culture. They adopt something like the local accent, touching a kid's new trainers and saying "cool, man", even
occasionally using really coarse expressions.
I know they mean well and often they are the most conscientious
teachers, but I find it irritating. Perhaps I'm old-fashioned and feel that teachers should be objects of respect and keep some dignity. Is it any of our business as governors
I HAVE come across a few teachers around the country who very naturally slip into the popular idiom, ones not far from their own school days, and these are often highly successful with the students: their closeness is real but they know the boundaries and don't say anything that a young adult wouldn't say in informal contact. These are also teachers who would not tolerate any speech or action which was unpleasant or coarse, and the students know this.
I'm afraid I've come across more like the ones you have in mind, who put on this actto gain acceptance in the students' world. Often the idiom is just that bit out-of-date, or comes over as false. The students may privately ridicule it, be confused, or take advantage. Often they are uneasy because they don't know where they stand with the teacher concerned and have a horrible suspicion that he or she will suddenly change tunes if they respond too well to the matey approach.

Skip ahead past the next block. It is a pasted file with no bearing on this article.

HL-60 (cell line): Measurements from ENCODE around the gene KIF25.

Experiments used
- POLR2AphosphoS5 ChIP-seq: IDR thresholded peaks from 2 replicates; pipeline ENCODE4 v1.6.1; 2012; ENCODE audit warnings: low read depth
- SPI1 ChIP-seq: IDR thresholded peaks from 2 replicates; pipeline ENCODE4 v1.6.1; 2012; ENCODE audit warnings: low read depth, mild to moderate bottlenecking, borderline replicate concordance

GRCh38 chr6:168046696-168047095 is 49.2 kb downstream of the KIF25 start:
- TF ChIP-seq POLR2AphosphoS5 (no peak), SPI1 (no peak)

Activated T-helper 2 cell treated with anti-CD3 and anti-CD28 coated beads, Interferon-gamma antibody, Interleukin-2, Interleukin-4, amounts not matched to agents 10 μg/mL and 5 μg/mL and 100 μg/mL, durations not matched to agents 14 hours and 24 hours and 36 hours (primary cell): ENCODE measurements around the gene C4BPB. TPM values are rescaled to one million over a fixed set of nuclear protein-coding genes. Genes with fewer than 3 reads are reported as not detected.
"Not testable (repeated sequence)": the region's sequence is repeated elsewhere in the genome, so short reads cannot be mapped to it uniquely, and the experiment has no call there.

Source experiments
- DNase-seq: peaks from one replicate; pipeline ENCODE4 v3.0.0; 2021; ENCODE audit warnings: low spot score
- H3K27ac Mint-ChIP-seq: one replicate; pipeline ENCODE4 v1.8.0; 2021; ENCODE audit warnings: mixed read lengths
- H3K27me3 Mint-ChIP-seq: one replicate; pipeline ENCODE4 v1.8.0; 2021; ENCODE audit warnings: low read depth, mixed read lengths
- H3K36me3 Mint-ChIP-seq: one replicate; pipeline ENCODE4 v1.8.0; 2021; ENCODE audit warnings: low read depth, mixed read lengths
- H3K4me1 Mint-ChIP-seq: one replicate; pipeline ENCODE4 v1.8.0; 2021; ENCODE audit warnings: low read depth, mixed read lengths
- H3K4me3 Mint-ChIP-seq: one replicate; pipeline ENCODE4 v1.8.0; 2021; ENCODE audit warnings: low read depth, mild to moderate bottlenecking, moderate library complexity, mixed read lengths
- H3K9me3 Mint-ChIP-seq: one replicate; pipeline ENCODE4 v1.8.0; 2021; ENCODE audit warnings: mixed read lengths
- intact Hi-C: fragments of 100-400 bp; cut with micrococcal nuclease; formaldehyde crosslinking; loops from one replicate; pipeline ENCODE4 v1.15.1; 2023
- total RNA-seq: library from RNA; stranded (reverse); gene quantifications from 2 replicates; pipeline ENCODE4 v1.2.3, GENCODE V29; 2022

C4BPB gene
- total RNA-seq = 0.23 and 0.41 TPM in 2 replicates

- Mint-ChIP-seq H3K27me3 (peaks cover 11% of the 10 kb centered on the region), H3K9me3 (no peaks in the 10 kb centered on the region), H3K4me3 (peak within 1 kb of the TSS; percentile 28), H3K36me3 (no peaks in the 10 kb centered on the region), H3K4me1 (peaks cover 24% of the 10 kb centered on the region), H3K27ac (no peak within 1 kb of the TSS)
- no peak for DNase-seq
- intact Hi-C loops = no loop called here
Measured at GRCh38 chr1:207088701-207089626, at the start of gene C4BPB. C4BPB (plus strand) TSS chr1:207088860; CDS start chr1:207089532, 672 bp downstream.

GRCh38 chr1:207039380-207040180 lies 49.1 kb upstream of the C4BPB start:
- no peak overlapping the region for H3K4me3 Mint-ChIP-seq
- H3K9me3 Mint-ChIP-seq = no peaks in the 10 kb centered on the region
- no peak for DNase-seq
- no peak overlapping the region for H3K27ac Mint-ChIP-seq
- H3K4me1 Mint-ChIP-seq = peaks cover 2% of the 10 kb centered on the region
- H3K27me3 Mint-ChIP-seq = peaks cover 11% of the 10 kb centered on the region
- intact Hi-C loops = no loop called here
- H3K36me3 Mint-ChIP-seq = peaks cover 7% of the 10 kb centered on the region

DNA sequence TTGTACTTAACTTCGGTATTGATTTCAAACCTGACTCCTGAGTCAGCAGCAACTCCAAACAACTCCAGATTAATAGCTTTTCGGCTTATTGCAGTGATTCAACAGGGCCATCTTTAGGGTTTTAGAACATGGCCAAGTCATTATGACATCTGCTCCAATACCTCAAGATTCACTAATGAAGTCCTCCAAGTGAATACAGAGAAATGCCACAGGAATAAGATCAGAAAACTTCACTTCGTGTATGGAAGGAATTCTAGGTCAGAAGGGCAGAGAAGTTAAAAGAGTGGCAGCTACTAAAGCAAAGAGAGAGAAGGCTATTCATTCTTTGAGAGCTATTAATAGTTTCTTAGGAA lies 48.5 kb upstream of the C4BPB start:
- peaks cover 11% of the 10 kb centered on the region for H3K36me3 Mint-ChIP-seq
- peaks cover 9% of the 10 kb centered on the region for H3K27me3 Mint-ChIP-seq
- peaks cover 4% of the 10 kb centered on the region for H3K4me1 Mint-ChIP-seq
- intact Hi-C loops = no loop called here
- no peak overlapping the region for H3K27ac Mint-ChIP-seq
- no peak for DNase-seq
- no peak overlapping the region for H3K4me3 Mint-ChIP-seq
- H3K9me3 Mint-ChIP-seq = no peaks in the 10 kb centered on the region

I would say on the whole that it is not governors' business, not directly anyway. The head is the person to set standards of teacher styles and behaviour, and a wise one can accommodate many styles within a culture of mutual respect. He or she is also the one to "have a word" if someone's style is unsuitable. It's the sort of thing a chair with a really close relationship with the head could mention informally.
Your best influence as governors is through the aims and ethos of the school, where you can cover relationships between adults and students and how a mutually respecting culture is created: ideally this will be reflected in the staff code.